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In her effort to manage her chronic back pain, investigative reporter Cathryn Jakobson Ramin spent years and a small fortune on a panoply of treatments. But her discomfort only intensified, leaving her feeling frustrated and perplexed. As she searched for better solutions, she exposed a much bigger problem. Costing roughly $100 billion a year, spine medicine - often ineffective and sometimes harmful - exemplified the worst aspects of the US health-care system.
The result of six years of intensive investigation, Crooked offers a startling look at the poorly identified risks of spine medicine and provides practical advice and solutions. Ramin interviewed scores of spine surgeons, pain management doctors, physical medicine and rehabilitation physicians, exercise physiologists, physical therapists, chiropractors, and specialized bodywork practitioners. She met with many patients whose pain and desperation led them to make life-altering decisions and with others who triumphed over their limitations.
The result is a brilliant and comprehensive book that is not only important but essential to millions of back pain sufferers and all types of health-care professionals. Ramin shatters assumptions about surgery, chiropractic methods, physical therapy, spinal injections, and painkillers and addresses evidence-based rehabilitation options - showing, in detail, how to avoid therapeutic dead ends while saving money, time, and considerable anguish. With Crooked, she reveals what it takes to outwit the back pain industry and get on the road to recovery.
Customer ReviewsMost Helpful
By Matthew I. Greenfield on 12-14-17
If you're like me, skip this book.
I don't doubt this book is helpful to many.
However, I've been doing boxing, body-building -esque exercises, and powerlifting for years. I heard of Dr. Stuart McGill from Stan Efferding, and in reading reviews of Stu's "The Back Mechanic", I came across this title.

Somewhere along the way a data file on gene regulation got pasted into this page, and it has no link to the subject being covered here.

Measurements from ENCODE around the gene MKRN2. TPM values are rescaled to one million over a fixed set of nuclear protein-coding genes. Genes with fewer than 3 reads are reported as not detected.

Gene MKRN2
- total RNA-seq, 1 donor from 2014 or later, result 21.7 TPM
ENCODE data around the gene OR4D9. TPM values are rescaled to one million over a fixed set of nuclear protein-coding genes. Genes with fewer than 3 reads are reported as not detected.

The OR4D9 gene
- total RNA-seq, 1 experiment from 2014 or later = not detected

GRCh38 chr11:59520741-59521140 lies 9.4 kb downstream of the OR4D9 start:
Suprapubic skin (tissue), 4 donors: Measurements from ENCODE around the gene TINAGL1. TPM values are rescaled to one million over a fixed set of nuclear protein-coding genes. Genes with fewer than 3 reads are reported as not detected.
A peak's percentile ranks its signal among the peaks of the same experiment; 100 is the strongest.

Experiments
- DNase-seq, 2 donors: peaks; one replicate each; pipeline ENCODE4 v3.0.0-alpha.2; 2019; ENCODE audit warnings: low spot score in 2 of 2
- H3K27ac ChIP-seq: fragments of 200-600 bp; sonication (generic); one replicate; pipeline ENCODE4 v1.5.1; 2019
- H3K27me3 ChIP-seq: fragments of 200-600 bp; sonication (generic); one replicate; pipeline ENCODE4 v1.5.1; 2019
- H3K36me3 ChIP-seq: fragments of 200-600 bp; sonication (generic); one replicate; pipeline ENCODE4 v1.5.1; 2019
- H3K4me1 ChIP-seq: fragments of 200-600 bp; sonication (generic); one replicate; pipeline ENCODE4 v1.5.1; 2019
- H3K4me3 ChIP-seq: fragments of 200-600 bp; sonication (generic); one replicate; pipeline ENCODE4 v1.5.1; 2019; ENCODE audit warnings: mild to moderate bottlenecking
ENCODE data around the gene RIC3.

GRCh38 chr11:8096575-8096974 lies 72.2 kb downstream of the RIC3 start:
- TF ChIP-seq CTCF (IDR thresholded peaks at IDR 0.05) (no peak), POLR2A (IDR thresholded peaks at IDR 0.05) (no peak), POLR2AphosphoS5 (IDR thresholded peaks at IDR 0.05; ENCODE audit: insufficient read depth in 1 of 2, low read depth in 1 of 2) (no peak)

In my opinion, this book should have been cut in thirds. For me, there was way too much repetitive information and narratives about what *didn't* work. I don't need to be told 50 times that halting exercise regresses progress. I want a concise yet complete understanding of how to avoid and repair damage.
If you're interested in the journalistic aspect, get this. Having an audiobook was a great way to whet my appetite on my commutes while my books were being shipped from Amazon. I would recommend listening on at least 1.5x speed. For me, the narration was quite slow and seemed to arbitrarily emphasize certain words or characters' testimonies. It also seemed to greatly detail studies contrary to typical medicine, but only rely on anecdotal evidence for procedures from "back gurus". Anecdotal information is great, but the imbalance seemed very biased.
If you want solutions, skip this and go straight to Dr. Stuart McGill's "The Back Mechanic" and/or "The Gift of Injury".
2 of 2 people found this review helpful
By Jenkintown family on 12-14-17
great story and great info
the best part of this book is the decision making Tools in her woven. This means the book answers questions like how can you tell that your yoga teacher or physical therapist or even physician is qualified to give you advice.
1 of 1 people found this review helpful